Plant Evolutionary Genetics
Swarthmore College, B.A. 1991 (Biology and Art History)
Princeton University, Ph.D. 1998 (Ecology and Evolutionary Biology)
I am interested in the genetic mechanisms and evolutionary processes underlying ecologically relevant traits. My research program addresses three fundamental questions about the nature of variation in natural plant populations. What forces maintain variation within populations? What is the genetic basis of adaptive divergence? How are populations transformed into reproductively isolated species? Current research in the lab focuses on understanding patterns of phenotypic and genetic variation in the diverse genus Mimulus (monkeyflowers), an emerging model system for investigating the genetics and genomics of adaptation and speciation. This work uses a combination of traditional genetics, field and greenhouse experiments, and genome-enabled mapping, cloning, and molecular population genetics approaches.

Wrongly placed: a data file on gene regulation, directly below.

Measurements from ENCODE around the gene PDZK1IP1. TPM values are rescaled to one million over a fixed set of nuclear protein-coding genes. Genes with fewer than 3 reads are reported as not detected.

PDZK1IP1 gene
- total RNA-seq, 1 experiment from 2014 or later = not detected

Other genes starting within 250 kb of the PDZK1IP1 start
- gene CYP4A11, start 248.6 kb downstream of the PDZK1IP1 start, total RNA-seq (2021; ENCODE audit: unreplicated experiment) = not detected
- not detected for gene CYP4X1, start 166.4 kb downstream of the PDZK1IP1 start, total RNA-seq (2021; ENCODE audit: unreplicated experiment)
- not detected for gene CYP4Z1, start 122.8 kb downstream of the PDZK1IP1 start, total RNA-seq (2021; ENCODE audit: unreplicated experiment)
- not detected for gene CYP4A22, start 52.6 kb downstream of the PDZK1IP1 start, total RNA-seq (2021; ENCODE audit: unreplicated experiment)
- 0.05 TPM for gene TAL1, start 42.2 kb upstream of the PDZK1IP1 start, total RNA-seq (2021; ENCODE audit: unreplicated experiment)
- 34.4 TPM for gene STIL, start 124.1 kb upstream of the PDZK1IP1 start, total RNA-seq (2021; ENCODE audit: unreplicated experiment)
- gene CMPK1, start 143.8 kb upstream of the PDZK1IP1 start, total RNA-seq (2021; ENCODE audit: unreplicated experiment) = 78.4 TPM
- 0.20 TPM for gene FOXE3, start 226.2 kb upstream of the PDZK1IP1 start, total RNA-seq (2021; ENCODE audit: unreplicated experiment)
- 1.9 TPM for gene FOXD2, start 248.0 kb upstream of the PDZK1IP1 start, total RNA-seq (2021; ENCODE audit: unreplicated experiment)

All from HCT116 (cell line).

Active research areas in the Fishman Lab include:
1. Mechanisms and consequences of selfish chromosomal evolution
2. Post-zygotic barriers, particularly Dobzhansky-Muller incompatibilities and cytonuclear male sterility
3. Floral and mating system divergence, particularly the evolution of self-pollination
4. Local adaptation, including flowering time evolution, adaptation to thermal soils, and interactions with soil biota
I am currently recruiting graduate students interested in using genetic and genomic approaches to investigate plant adaptation and speciation. Potential research topics include those listed above, but we particularly welcome applicants with the desire and ability to develop independent research projects within the broader context of plant evolutionary genetics.